Taking a huge step toward its goal of a computer for every high school student, Indiana will introduce 1,600 new desktop computers running Linux-based operating systems and software in its classrooms this fall. The program could be the largest such undertaking involving open-source software ever carried out in U.S. schools.
Novell Inc., the industry’s largest provider of Linux services and applications, and Linspire Inc., a Linux provider based in San Diego, will provide the OS and the applications. Discount hardware provider Wintergreen Systems Inc., a local Indiana company, and Dell Inc. will supply the computers.
Indiana officials say using Linux-based systems will enable them to save what could amount to millions of dollars on operating systems and software. If successful, the state’s open-source initiative could serve as a model for other states or districts around the nation to follow.
Schools in South America, Australia, and other parts of the world already have implemented large-scale open-source software projects, but K-12 schools in the United States so far have been slower to adopt open-source solutions–particularly at the desktop level. Concerns about the expertise needed to support Linux and the range of educational applications that are available to run on it are some of the factors that have hindered its adoption in U.S. schools.
In response to these concerns, Kevin Carmony, chief executive officer of Linspire, said his company’s offerings can perform at least 80 percent of the functions of most proprietary software. Linspire offers an office suite, media software, and a number of other applications. Carmony said these applications are “completely interoperable” with proprietary solutions, answering concerns about compatibility in an environment where documents are exchanged between one kind of OS and another.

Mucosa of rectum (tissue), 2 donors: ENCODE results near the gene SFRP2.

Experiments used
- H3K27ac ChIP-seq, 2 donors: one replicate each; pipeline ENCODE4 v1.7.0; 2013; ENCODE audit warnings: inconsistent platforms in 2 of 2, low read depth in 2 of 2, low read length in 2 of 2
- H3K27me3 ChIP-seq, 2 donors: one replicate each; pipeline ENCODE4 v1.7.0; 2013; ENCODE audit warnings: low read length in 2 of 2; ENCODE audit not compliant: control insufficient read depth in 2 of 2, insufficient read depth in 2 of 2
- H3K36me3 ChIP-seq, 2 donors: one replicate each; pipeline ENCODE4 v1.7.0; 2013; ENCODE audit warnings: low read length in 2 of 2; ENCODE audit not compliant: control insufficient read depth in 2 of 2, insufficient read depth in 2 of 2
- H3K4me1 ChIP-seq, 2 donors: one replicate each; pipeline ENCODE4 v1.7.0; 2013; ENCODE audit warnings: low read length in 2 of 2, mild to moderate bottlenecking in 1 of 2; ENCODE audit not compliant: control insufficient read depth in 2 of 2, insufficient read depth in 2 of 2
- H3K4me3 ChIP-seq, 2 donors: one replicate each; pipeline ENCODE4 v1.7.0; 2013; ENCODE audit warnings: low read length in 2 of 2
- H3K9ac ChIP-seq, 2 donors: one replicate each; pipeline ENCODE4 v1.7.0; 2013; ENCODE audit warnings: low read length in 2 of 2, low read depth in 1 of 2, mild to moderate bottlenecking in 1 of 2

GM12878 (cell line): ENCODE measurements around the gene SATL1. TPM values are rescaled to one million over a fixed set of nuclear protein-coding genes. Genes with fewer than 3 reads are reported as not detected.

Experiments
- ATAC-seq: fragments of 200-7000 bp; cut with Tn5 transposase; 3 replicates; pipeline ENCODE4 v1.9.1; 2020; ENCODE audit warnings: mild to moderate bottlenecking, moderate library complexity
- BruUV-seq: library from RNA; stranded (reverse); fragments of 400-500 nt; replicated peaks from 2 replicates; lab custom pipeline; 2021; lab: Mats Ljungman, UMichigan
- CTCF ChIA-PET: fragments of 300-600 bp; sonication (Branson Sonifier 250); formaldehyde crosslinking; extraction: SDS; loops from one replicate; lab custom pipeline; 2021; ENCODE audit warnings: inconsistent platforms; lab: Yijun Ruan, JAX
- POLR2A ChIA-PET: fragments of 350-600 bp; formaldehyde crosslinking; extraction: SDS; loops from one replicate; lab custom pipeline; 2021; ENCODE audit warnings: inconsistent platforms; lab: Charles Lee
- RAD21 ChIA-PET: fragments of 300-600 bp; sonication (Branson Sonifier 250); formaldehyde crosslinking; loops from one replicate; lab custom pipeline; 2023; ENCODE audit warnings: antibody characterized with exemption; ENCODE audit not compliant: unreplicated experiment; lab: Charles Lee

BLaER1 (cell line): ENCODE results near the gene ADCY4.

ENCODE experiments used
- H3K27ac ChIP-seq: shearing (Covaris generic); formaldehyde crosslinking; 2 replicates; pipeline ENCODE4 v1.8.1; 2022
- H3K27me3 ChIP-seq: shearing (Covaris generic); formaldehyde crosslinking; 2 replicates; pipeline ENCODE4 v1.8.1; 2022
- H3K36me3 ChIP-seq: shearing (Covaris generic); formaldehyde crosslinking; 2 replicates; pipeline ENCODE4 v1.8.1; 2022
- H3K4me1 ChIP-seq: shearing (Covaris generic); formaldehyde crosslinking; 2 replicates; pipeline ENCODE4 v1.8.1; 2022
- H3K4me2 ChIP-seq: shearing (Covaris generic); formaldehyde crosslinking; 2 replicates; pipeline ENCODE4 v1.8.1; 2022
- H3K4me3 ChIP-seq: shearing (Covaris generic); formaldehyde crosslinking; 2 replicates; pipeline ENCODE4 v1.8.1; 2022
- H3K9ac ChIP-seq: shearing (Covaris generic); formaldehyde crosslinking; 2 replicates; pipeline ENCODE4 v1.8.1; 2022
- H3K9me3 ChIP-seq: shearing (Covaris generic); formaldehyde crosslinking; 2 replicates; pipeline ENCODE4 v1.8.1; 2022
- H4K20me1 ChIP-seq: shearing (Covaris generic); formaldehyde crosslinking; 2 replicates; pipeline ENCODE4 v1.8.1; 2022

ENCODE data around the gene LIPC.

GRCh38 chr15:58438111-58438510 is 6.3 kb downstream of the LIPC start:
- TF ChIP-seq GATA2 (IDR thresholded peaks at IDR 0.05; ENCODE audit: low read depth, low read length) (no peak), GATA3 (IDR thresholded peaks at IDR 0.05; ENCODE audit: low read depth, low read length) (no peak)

“More and more, you’re finding that these companies are offering a Linux version of their software,” Carmony said.
For applications that function only on Windows or Macintosh operating systems, there are solutions that permit these applications to run natively on the Linux OS, such as the WINE Operation, an open-source project that provides a complete implementation of Windows for Linux and Unix systems.
Regarding the complexity of Linux, companies such as Linspire and Novell offer full support services, both through their own operations and through local partners.
Linspire also provides a deployment solution called “Click and Run” (CNR), which permits IT directors to install and update the software remotely.
“About 2,500-ish applications can be remotely installed,” said Carmony. “Schools can pick and choose what they like from our [online] warehouse. It’s all installed digitally; you’re not worrying about authorization codes, CDs–all that [stuff]. The technological infrastructure is already all there [in Indiana], and we’re working with the state to make the administrative function even more robust.”
Indiana has been piloting its one-to-one desktop program over the past three years, with the ultimate goal of bringing a desktop computer to each of the state’s 300,000 high school students. The use of Linux operating systems and applications has been essential to the initiative, officials say, because these open-source products are available at a fraction of the cost of similar proprietary models. Open-source solutions already have saved Indiana several thousands of dollars in licensing fees, they report.
“Although initial funding for the & initiative comes from the state, many of the schools themselves think this is such a great idea that they are kicking in their local dollars to accelerate the deployment of the computer systems,” said Mike Huffman, special assistant for technology at the Indiana Department of Education.
“Indiana is committed to progress and improvement in education, and this initiative will allow for online testing, increased access to information, and many other means to enhance learning for students. … Open systems offer many advantages, the foremost being cost savings for schools,” Huffman said.